HC Deb 24 June 1991 vol 193 cc676-7
13. Mr. Dykes

To ask the Secretary of State for Social Security if he will consider establishing intermediate supplementary assistance on a short-term basis to assist older employees suffering unexpected redundancies; and what information he has on the practice in other countries in respect of short-run social security help to complement conventional unemployment payments made from public funds for older members of the work force.

Mr. Newton

A range of social security payments may be claimed by older workers who are made redundant in addition to redundancy payments from their employer, which are based on age and length of service.

The Department regularly collects information about social security provisions in other countries. However, international comparisons are often misleading because of the wide range of factors, including provisions outside the social security system, which need to be taken into account.

Mr. Dykes

I thank my right hon. Friend for that comprehensive reply. We all hope that the recession is beginning to abate and that there will soon be an upturn in the economy. However, there will be a time lag, which is particularly hard on the growing number of redundancies of people who are 50-plus, because such people experience difficulty getting other jobs. We all know of such cases in our constituencies. Will my right hon. Friend consider some additional mechanism, bearing in mind the fact that it is Government policy to try to tailor some benefits to individual needs?

Mr. Newton

The latest figures, which I think reflect the latest analysis in detail, show that the number of unemployed over the age of 50 fell by about 45,000 between April 1989 and April 1991. I do not intend to build too much on that, but it is an interesting point. Those who become unemployed and entitled to income support after the age of 60 are entitled to what in other circumstances would be called the pensioner premium. That may assuage some of my hon. Friend's concern.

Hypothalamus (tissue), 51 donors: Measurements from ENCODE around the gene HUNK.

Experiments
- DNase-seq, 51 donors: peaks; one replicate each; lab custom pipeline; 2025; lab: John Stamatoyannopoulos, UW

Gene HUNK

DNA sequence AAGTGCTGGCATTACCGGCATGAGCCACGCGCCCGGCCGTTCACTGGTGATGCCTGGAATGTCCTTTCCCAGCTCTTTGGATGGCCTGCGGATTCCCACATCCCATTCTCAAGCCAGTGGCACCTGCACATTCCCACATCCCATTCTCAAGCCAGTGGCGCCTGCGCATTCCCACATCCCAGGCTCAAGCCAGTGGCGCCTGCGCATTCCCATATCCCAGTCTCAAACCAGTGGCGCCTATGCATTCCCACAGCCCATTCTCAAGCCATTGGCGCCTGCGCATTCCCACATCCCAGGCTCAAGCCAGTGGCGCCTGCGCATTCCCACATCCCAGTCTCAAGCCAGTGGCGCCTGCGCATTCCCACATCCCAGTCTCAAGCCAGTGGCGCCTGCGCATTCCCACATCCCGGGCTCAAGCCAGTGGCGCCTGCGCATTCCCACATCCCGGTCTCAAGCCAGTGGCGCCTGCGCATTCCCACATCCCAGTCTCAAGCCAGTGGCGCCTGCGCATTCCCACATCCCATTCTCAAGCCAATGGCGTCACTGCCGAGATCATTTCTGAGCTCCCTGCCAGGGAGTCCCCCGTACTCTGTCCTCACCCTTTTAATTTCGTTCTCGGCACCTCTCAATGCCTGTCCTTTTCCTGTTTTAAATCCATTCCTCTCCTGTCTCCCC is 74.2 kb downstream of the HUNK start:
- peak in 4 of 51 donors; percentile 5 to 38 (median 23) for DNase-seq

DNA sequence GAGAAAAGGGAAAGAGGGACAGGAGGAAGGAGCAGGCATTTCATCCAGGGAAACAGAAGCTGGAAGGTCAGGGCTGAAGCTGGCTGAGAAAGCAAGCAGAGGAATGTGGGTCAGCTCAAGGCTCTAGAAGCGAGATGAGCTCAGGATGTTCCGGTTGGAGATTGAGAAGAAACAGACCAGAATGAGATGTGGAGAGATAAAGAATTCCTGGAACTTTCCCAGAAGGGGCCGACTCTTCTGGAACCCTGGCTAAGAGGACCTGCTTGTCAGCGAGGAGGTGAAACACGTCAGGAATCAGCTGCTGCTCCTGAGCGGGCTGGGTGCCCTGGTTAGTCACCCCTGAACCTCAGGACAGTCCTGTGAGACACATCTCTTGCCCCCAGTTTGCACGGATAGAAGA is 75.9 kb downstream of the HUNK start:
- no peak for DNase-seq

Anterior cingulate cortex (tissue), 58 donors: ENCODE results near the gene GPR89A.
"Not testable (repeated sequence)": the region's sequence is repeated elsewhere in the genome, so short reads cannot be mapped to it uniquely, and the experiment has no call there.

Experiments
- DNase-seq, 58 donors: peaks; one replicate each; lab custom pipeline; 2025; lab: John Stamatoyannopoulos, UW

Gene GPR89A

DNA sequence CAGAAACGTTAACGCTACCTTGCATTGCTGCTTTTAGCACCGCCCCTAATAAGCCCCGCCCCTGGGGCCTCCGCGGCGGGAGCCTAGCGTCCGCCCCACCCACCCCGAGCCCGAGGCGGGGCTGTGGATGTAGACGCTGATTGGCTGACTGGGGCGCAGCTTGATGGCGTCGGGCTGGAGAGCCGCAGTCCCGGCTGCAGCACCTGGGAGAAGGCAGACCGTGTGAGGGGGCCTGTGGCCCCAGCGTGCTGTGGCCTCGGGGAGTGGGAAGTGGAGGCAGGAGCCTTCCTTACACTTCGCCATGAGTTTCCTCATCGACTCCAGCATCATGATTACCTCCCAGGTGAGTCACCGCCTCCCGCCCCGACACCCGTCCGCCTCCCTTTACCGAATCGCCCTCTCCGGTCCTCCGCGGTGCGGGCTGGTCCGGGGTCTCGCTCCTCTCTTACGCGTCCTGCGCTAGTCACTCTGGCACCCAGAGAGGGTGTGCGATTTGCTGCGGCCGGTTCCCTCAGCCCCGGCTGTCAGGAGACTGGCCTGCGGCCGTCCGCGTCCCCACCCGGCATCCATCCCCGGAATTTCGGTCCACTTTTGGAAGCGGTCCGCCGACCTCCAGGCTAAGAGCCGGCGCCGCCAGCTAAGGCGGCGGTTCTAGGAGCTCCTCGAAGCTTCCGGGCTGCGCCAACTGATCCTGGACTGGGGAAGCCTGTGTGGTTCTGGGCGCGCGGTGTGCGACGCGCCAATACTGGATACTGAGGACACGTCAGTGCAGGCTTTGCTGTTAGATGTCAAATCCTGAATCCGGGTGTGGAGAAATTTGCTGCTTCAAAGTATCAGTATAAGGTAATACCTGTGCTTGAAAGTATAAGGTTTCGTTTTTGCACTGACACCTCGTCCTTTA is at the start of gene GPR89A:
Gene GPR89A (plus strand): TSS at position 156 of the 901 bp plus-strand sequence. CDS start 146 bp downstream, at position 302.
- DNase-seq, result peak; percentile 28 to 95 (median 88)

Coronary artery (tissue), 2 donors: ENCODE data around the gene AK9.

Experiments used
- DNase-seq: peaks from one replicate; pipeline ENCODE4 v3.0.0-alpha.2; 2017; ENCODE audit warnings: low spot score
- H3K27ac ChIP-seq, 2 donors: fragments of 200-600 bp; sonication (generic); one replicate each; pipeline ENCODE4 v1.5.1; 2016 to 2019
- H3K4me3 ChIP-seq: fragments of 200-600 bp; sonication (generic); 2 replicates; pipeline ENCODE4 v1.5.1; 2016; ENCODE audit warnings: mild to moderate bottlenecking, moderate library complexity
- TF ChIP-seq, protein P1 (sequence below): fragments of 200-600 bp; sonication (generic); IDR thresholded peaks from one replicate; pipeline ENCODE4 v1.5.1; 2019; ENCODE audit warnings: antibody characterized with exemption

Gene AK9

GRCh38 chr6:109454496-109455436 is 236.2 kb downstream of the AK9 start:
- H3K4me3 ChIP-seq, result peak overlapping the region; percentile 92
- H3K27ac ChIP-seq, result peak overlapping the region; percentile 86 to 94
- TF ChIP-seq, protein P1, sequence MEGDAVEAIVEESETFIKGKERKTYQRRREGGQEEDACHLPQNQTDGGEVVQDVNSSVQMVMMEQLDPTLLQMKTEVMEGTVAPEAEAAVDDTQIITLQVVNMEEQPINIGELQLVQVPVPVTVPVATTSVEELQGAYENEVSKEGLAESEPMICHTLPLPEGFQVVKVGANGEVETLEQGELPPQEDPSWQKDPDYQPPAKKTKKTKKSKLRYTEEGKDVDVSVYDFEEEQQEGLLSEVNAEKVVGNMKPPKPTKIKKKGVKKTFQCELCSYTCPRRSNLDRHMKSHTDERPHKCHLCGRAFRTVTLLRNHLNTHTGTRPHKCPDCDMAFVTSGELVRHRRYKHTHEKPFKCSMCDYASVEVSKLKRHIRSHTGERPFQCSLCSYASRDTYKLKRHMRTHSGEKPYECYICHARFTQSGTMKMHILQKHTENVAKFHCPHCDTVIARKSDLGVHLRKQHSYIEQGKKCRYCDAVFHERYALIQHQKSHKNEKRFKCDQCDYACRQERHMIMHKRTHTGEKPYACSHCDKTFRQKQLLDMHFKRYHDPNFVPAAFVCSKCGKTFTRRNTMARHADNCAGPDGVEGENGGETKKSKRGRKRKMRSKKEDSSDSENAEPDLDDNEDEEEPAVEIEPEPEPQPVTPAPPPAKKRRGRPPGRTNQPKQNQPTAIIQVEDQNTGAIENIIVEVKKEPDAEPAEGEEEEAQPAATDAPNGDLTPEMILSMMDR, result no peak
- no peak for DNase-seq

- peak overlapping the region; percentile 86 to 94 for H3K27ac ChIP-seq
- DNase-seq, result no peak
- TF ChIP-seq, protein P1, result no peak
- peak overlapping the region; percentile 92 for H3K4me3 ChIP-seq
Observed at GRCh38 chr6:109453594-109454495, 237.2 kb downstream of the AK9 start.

Mr. Allen

Does the Secretary of State accept that they are the very people who are facing an ever-diminishing state pension? They read about the massive profits announced by the electricity companies over the last week or so and hear of fat salaries being paid to the chairman and directors of British Gas. Will the Secretary of State give those people some hope for the future by restoring pensions to the levels at which they would have been if they had been index-linked in the way that they were under the last Labour Government?

Mr. Newton

The hon. Gentleman would not wish to mislead anybody. The retirement pension has been index-linked to the retail prices index and its value has been fully and faithfully protected. The social reality reflected in the earlier answers from my hon. Friend the Member for Maidstone (Miss Widdecombe) is that this age group includes a growing number of people benefiting from the development of occupational and personal pensions.

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